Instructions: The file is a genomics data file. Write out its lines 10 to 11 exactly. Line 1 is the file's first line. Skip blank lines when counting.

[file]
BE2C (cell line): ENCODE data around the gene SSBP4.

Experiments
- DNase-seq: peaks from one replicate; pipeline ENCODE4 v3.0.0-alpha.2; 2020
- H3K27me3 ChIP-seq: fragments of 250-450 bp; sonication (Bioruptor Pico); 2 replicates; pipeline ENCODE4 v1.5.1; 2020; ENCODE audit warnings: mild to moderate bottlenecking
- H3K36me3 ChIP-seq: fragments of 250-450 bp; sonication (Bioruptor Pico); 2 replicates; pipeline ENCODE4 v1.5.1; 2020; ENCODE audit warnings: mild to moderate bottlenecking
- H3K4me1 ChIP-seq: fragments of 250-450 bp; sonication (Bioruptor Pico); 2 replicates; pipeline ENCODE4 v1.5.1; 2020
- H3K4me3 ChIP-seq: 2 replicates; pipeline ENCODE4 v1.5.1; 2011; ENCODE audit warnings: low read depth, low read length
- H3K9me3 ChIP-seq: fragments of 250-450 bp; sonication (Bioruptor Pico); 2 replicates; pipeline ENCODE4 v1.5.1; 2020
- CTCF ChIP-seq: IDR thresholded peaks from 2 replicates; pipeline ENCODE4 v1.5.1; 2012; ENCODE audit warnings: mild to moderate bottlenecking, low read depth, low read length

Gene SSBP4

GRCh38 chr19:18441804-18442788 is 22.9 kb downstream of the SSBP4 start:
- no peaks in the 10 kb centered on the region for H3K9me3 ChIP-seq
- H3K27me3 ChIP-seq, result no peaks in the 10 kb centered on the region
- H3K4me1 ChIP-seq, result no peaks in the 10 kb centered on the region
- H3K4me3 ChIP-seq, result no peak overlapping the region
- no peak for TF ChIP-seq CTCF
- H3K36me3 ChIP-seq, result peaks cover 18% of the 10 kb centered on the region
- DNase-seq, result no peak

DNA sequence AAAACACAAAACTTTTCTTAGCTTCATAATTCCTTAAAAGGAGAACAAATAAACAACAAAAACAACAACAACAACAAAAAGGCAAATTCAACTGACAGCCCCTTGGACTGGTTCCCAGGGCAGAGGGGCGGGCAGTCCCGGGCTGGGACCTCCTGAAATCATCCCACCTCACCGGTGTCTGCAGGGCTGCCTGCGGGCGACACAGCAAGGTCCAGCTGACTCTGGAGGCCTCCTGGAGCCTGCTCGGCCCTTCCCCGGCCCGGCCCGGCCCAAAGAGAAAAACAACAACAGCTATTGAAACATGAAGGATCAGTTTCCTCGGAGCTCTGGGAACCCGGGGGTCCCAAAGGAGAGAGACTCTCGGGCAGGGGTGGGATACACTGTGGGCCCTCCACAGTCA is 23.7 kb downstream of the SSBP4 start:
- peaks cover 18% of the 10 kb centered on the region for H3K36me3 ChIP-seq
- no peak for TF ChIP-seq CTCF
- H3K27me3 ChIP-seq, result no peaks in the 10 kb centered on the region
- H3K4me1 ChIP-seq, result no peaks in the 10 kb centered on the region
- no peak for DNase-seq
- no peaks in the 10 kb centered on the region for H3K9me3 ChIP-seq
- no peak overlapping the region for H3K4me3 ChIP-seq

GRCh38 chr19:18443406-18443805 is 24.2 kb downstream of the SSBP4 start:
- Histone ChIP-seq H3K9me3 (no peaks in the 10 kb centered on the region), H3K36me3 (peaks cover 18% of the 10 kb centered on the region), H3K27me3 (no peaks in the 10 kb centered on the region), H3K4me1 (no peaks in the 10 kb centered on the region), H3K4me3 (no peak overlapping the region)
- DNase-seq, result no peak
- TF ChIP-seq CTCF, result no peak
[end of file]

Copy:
Gene SSBP4

GRCh38 chr19:18441804-18442788 is 22.9 kb downstream of the SSBP4 start: